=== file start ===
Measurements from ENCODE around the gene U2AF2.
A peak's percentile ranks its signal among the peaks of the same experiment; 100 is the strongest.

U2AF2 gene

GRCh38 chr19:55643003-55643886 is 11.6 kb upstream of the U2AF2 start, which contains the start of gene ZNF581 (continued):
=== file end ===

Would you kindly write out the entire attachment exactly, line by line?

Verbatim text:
Measurements from ENCODE around the gene U2AF2.
A peak's percentile ranks its signal among the peaks of the same experiment; 100 is the strongest.

U2AF2 gene

GRCh38 chr19:55643003-55643886 is 11.6 kb upstream of the U2AF2 start, which contains the start of gene ZNF581 (continued):